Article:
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I'm looking for JavaScript implementation of string inflating algorithms. I want to compress on the server side (Java), and decompress on the client side (JavaScript).

I've found:

unzip strings in javascript
That one is marked as answered with an answer for different problem. Other answers are also for something else (unzipping files in ZIP format).

JavaScript inflate implementation (possibly FF 3.6 only)
This is closest to what I need. However I'd like to have some alternatives.

Suggestions?
Thanks, Ondra

Update: I have quite a specific use case, please don't answer "Don't do that in JavaScript." I am writing an "offline" reporting tool (once generated, it's put to a static store) and deflating may save megabytes for a single report. I am constrained by other apps so I can't store it as a zip file.

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The main problem is going to be that JavaScript has no facilities for manipulating raw data. All numbers are floating-point, and all string values are kept as UTF-16 (2-byte characters). There's no "byte array" data type, so that makes implementation of compression/decompression much harder and much less efficient. –  Pointy Feb 2 '11 at 13:49
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Not true, there's support for binary data in recent JavaScript implementations, based on Typed Array Specification. –  Ondra Žižka Jul 17 '11 at 10:08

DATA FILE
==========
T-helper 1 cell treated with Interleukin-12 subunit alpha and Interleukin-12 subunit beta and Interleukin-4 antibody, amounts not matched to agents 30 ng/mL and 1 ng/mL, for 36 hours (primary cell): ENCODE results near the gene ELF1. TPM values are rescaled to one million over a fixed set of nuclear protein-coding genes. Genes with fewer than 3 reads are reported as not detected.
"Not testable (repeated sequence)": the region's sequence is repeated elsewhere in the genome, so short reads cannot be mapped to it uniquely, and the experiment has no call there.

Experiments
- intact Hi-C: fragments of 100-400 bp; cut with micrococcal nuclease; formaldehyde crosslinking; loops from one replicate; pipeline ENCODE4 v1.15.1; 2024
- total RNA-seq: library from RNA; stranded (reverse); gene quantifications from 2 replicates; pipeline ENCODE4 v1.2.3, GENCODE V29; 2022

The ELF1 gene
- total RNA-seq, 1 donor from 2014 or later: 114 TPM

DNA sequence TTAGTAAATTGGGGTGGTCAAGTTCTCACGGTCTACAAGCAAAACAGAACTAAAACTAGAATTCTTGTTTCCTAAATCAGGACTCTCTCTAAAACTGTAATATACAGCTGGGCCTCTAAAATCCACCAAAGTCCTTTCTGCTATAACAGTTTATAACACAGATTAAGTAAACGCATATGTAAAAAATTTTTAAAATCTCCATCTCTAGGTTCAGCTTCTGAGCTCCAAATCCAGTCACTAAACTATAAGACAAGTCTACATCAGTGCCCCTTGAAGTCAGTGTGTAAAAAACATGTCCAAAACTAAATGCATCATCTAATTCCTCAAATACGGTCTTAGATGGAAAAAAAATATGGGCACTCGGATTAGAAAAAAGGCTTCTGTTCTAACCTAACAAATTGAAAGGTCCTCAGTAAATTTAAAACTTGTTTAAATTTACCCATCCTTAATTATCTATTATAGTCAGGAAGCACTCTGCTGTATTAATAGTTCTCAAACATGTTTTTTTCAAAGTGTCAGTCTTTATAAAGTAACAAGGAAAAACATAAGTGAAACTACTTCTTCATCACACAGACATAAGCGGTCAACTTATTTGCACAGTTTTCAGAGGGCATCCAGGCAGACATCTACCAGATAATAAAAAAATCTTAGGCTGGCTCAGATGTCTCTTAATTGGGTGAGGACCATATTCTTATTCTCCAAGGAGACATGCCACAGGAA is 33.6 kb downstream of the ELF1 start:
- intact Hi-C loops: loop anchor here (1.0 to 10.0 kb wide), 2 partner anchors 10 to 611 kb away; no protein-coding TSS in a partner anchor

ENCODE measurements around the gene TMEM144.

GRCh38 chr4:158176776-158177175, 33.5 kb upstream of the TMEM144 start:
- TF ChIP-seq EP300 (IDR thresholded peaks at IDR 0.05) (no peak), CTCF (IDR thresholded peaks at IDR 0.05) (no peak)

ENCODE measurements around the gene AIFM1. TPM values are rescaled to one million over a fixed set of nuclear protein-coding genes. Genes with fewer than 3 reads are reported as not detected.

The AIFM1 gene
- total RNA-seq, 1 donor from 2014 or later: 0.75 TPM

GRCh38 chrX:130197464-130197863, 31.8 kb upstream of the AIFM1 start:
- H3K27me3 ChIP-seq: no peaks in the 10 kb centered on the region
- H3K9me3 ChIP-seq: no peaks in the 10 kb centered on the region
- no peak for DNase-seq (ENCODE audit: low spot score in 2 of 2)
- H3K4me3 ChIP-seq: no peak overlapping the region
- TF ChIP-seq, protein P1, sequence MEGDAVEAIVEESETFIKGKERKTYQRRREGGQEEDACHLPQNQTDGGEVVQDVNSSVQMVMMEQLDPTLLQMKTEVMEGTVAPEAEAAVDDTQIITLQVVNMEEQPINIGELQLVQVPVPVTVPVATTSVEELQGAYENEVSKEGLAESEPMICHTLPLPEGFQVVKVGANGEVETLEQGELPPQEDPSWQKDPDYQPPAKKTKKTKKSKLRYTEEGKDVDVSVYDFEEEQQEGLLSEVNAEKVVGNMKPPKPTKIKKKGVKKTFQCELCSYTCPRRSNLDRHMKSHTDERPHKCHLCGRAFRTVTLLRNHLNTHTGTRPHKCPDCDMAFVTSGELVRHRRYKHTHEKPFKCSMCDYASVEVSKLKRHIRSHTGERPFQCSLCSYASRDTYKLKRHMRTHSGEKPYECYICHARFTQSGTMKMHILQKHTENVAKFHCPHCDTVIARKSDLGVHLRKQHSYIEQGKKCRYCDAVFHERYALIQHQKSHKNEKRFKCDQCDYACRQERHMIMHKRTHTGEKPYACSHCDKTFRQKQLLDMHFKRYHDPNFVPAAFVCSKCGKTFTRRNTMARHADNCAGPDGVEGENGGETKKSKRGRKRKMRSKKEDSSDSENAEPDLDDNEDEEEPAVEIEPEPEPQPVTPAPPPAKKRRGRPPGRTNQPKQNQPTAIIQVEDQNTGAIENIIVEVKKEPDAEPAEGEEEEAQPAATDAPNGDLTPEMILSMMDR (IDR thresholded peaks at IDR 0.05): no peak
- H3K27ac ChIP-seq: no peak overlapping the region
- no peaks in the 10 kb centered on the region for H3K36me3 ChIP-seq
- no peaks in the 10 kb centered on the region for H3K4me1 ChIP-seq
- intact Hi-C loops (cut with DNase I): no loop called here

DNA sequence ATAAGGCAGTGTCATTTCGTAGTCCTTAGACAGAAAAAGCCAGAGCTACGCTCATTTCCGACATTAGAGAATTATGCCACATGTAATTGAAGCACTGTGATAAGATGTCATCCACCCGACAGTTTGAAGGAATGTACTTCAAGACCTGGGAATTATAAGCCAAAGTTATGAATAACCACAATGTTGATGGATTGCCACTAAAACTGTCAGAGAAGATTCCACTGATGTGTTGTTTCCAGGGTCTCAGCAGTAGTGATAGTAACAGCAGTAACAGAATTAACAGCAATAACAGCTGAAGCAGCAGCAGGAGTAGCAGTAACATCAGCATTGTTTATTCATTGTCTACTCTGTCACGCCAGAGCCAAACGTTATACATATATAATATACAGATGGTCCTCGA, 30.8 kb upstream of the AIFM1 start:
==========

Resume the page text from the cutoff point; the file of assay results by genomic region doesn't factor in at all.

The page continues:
yes that's true - that would certainly be helpful :-) –  Pointy Jul 17 '11 at 11:27
    
The browser already uses a C / C++ implementation of what you need, find a way to access it through .js. I wrote a native .js version of JSON for fun, and it was about 100 times slower then the broswer's C / C++ implementation. –  CS_2013 Jun 9 '12 at 16:37
    
Related: Here's Dean Edwards' packer: dean.edwards.name/packer –  Ondra Žižka Dec 16 '12 at 21:25

7 Answers 7

up vote 5 down vote accepted

Take a look at this Stack Overflow question, the answers there contains references to multiple compressing engines implemented in javascript. Most of these are based on LZ77.

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I don't know how you'd like that, but I like these implementations:

The first is fastest than second, We can usually ensure a fast server, however we don't know the performance of the client machine. Therefore I recommend you choose js-deflate and adjust your java (server side) to inflate.

https://github.com/dankogai/js-deflate

http://code.google.com/p/gzipjs/

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The second url (gzipjs) doesn't have any code posted anywhere ... or am I missing something? –  Matías Apr 19 '12 at 20:21
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This should be the accepted answer dudes. –  almosnow Oct 17 '12 at 15:56
    
I been searching around for hours now, I skipped past this answer the first time, but it really is very simple, and excellent solution. I have been benchmarking it against LZMA and it is coming up 10x faster, and with comparable compression! –  Billy Moon Feb 4 '13 at 21:21

I found a working inflate implementation here:

http://www.onicos.com/staff/iz/amuse/javascript/expert/inflate.txt

If you want a slightly cleaner version that namespaces the algorithm, this one should work:

https://github.com/augustl/js-inflate